water rights and water trading n.
Skip this Video
Loading SlideShow in 5 Seconds..
Water Rights and Water Trading PowerPoint Presentation
Download Presentation
Water Rights and Water Trading

Water Rights and Water Trading

221 Vues Download Presentation
Télécharger la présentation

Water Rights and Water Trading

- - - - - - - - - - - - - - - - - - - - - - - - - - - E N D - - - - - - - - - - - - - - - - - - - - - - - - - - -
Presentation Transcript

  1. Water Rights and Water Trading Jon Stern CCRP, City University FLJS Conference Wolfson College, Oxford 19 March 2013

  2. Rights, Ownership and Markets • The three main groups of people who take “rights” most seriously are: (i) Moral philosophers (ii) Lawyers (iii) Economists • For rights to be meaningful, they must be defined and enforceable • For economists, defined, secure and enforceable property rights are crucial for markets to operate effectively.

  3. Property Rights, Markets and Contracts • Most market transactions are carried out by contract, many of 5,10, or 25 year duration • Spot market contracts make up a only small proportion of trades – particularly in business-to-business trades • Defined, secure and enforceable property rights are absolutely crucial for viability of long-term contracts (See New Industrial Economics literature) • Note such property rights do not need to be individually owned but can be collectively owned (viz. Elinor Ostroy) • Example of New Zealand fisheries rights

  4. Water Rights • Retail water customers have “rights” e.g. on quality, terms of sale, whether or not they can be cut-off, etc. • Very important for social and health issues but not discussed further here • Wholesale market trades involve water companies and others buying and selling water. • In the UK and other OECD countries, there are two types of wholesale water trade: • Trade in abstraction licences (typically within a catchment area); and • Trade in bulk water e.g. sales of raw water from Wales to Birmingham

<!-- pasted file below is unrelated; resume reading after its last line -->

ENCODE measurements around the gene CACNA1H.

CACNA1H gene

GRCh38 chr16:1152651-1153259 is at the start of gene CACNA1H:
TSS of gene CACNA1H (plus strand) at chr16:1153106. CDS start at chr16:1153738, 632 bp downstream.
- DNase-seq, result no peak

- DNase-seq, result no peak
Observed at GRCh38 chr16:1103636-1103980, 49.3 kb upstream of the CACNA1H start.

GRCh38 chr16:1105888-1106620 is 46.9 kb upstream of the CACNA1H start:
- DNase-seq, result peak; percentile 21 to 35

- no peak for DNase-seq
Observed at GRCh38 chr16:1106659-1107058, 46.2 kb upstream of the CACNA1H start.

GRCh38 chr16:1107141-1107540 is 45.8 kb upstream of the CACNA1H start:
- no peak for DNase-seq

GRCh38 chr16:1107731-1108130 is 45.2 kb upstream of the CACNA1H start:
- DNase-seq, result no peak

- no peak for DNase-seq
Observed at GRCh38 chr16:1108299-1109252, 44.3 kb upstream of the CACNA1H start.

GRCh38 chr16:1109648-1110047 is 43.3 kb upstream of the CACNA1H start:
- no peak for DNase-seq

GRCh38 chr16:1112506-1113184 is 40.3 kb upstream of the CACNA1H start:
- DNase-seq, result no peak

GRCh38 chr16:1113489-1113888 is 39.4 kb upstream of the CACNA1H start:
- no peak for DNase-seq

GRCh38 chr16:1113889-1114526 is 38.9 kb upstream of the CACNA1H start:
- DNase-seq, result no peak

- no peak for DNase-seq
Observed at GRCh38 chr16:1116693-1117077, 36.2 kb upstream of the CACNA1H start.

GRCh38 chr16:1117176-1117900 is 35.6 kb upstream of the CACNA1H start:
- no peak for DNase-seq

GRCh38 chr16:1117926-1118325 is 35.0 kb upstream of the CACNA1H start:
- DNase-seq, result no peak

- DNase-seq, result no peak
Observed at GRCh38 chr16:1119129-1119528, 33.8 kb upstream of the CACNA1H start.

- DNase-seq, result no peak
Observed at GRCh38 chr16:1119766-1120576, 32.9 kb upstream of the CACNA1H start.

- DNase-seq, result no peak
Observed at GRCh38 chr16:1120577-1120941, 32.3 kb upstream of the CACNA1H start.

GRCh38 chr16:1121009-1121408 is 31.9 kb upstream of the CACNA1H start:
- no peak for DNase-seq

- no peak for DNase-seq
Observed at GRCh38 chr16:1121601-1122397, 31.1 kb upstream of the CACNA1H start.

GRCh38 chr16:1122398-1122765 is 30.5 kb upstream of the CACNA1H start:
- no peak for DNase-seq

5. Water Rights for Trade Purposes What property rights underpin water trades? • Water license trade and bulk water trade requires abstraction licences which permit such trades • In UK issued by Environment Agency (and SEPA) • Abstraction rights owned by companies allow wholesale and retail sales of water according to Ofwat supply licences • But, who owns “the water” to which the abstraction licences are attached? • For an underground water source on a single property, it is the land-owner (different from hydrocarbons owned by State) • For flowing water (e.g. a river) no-one owns “the water” : water use rights are usually riparian (reasonable use) rights associated with property at side of river • Abstraction rights have typically been closely linked (sometimes ‘grandfathered’) with riparian rights

  6. Water “Commons” • Water has been treated in law as a “commons” good – like “the air”, or fisheries in international waters • This is fine while there is sufficient water for the environment and all private demand • System breaks down when supply shortages emerge • Assuming climate change leads to significant increase in summer water availability in UK, shortages of water will increasingly arise – particularly in South and South-East England • Problem is ensuring enough water availability both for human uses and for environment (river quality – Water Framework Directive) • We already have quite large parts of the country either over-abstracted or over-licensed

  7. Demand and Supply of Water Resources in England : Environment Agency Map March 2008

  8. Trade as Method of Managing Growing Water Shortages • Trade in abstraction licences the most common form of water trade in Australia, California – allocates water to highest value users (wine not alfalfa growers) • Important but basically works within river basin area. Need something more for long distance –inter-basin trade • Some short-duration licence trades (e.g. for 2-3 months in summer) => effectively bulk water trades. • Traded bulk water accounts for around 4-5% of delivered water in England and Wales but around 8% in South-East. E&W figure very stable over many years • Over 75% E&W traded water is raw water (e.g. Elan Valley to Birmingham). • But, in South East, only around 35% is raw water and around 65% of traded water is treated, potable water